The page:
Production workers stack newspapers onto a cart at a printing and distribution plant in Janesville, Wisconsin. News deserts afflict all types of communities, but theyâ€™ve hit rural America especially hard. Angela Major/The Janesville Gazette via AP
Journalism professor Penny Muse Abernathy lives in a news desert. She says there’s little local media coverage of Scotland County, North Carolina, among the poorest in the Tar Heel state. Her television news broadcasts come from neighboring South Carolina.
As a result, it’s difficult to find local news or information on relevant state issues that she could vote on, Abernathy said.
A vibrant free press, protected from government interference by the First Amendment, can hold the powerful to account and empower readers to make informed decisions on major issues. Newspapers and other local media outlets reflect community values, and when they go under, there is less coverage of the high school sports and community events that bind people together.
Amid the steady decline in local news, some states are considering stepping in to support the Fourth Estate. But critics worry that doing so might undermine the press’s role as a government watchdog.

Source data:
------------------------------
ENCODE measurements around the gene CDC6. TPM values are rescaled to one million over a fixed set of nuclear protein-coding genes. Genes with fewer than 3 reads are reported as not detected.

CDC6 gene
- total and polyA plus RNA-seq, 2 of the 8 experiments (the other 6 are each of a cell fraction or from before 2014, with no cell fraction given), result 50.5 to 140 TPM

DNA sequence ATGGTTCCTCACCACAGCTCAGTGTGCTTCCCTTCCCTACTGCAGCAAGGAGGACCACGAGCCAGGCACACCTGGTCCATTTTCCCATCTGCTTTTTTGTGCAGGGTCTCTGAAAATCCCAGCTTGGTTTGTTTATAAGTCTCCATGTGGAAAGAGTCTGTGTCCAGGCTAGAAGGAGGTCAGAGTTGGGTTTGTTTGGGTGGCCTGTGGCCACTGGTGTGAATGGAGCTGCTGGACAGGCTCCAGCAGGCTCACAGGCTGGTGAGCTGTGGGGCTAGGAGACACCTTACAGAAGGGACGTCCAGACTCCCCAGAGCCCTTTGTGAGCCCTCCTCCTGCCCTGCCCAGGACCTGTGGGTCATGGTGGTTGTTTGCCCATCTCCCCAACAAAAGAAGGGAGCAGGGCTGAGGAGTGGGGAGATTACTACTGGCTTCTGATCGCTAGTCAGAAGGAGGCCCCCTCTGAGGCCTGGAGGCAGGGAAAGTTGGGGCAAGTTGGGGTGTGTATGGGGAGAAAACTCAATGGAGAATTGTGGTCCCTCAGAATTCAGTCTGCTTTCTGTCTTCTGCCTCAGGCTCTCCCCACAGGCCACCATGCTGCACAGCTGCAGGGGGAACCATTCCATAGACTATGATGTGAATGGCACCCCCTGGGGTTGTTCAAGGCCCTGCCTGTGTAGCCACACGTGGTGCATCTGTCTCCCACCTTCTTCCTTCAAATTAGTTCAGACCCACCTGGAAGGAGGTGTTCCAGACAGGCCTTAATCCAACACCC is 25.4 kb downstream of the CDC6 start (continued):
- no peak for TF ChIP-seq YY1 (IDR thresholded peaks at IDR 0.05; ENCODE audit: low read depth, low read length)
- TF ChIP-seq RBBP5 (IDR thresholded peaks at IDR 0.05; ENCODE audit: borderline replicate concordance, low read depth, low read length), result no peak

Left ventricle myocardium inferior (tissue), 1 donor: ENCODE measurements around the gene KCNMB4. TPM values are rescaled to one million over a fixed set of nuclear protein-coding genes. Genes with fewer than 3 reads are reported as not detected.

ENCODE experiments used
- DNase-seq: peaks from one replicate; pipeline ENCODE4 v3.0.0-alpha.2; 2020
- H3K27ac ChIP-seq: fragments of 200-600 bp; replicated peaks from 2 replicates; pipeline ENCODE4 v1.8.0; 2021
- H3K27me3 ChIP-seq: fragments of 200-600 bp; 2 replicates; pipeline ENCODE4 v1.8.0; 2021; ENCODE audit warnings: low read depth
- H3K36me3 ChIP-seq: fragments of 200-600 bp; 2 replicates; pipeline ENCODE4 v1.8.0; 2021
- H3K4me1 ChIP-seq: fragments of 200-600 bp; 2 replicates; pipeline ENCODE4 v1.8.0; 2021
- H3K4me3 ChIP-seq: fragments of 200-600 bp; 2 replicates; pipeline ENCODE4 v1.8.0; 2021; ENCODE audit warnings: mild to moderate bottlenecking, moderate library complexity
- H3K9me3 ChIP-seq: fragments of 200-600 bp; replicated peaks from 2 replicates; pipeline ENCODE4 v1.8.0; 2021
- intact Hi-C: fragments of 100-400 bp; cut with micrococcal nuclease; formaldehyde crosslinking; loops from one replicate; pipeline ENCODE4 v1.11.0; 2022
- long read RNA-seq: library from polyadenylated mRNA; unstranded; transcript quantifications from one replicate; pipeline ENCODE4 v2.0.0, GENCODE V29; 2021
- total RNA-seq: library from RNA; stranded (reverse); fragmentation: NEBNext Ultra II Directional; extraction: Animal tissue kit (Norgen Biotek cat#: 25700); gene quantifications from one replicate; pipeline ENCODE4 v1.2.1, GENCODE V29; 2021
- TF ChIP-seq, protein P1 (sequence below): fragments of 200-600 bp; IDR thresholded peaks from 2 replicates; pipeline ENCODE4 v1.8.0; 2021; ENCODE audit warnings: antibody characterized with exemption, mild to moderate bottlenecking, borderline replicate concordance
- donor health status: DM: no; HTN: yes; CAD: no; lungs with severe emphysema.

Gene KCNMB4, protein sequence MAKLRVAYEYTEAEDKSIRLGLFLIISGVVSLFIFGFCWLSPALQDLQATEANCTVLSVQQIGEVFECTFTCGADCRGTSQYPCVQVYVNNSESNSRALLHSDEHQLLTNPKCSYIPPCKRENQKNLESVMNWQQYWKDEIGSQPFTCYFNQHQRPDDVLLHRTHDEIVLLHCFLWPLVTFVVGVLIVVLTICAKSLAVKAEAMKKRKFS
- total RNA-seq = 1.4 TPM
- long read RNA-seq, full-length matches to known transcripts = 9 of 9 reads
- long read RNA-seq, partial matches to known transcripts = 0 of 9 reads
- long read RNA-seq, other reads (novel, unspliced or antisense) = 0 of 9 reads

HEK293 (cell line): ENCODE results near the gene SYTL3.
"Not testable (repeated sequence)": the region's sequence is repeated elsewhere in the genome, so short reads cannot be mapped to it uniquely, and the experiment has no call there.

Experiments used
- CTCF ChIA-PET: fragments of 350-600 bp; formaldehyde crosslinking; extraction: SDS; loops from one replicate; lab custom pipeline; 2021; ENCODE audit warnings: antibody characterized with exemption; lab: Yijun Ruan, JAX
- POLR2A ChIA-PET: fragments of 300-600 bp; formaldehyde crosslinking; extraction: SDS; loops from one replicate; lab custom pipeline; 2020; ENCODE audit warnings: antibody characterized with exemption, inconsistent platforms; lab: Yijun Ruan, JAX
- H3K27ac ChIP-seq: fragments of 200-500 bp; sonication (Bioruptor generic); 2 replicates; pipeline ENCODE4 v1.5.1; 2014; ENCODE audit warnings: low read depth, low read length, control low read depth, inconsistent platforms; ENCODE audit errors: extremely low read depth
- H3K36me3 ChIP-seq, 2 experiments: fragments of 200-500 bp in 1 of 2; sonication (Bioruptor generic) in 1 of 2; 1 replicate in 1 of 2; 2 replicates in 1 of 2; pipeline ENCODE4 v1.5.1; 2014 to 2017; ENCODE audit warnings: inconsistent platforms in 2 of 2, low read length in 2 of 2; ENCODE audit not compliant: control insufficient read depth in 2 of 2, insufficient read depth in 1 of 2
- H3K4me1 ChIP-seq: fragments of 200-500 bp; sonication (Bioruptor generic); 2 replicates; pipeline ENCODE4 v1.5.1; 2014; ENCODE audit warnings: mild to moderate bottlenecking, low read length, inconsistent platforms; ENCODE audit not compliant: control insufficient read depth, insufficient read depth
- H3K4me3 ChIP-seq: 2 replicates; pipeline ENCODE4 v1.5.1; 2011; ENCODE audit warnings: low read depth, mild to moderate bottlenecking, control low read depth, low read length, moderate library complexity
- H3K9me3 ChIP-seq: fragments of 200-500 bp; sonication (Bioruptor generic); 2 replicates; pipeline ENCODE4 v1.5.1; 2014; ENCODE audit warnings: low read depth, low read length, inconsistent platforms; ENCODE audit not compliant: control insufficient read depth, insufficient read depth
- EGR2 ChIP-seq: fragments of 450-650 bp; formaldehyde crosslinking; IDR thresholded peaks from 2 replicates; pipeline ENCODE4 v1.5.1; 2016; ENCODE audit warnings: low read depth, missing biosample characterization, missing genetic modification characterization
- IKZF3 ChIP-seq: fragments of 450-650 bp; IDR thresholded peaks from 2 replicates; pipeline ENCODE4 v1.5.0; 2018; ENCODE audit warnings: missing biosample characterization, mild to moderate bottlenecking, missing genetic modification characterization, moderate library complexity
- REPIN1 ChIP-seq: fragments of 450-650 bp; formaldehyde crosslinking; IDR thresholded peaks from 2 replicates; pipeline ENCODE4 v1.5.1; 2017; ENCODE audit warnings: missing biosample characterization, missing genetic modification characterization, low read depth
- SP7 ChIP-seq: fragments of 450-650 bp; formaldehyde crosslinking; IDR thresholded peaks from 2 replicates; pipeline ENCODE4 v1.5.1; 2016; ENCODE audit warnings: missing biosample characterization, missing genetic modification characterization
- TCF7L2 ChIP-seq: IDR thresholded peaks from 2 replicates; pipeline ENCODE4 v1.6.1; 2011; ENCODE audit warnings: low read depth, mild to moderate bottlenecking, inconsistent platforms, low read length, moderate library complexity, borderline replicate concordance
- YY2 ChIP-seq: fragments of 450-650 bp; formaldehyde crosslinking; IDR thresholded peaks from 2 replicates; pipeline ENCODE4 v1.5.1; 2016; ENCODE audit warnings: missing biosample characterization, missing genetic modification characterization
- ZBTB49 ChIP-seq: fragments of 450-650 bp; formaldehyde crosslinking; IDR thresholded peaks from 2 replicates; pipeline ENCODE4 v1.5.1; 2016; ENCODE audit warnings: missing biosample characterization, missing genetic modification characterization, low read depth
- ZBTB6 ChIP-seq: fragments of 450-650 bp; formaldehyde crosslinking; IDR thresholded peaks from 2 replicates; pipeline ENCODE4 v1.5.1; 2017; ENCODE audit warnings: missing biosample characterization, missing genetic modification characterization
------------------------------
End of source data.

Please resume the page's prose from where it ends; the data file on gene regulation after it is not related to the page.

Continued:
“There’s this adversarial relationship that exists and needs to exist,” said Al Cross, director of the Institute for Rural Journalism and Community Issues at the University of Kentucky in Lexington.
News deserts — communities with limited access to credible and comprehensive news — are especially prevalent in rural America. More than 500 of the 1,800 newspapers that have closed or merged since 2004 were in rural communities, according to a 2018 report, “The Expanding News Desert,” written by Abernathy for the University of North Carolina at Chapel Hill’s Center for Innovation and Sustainability in Local Media.
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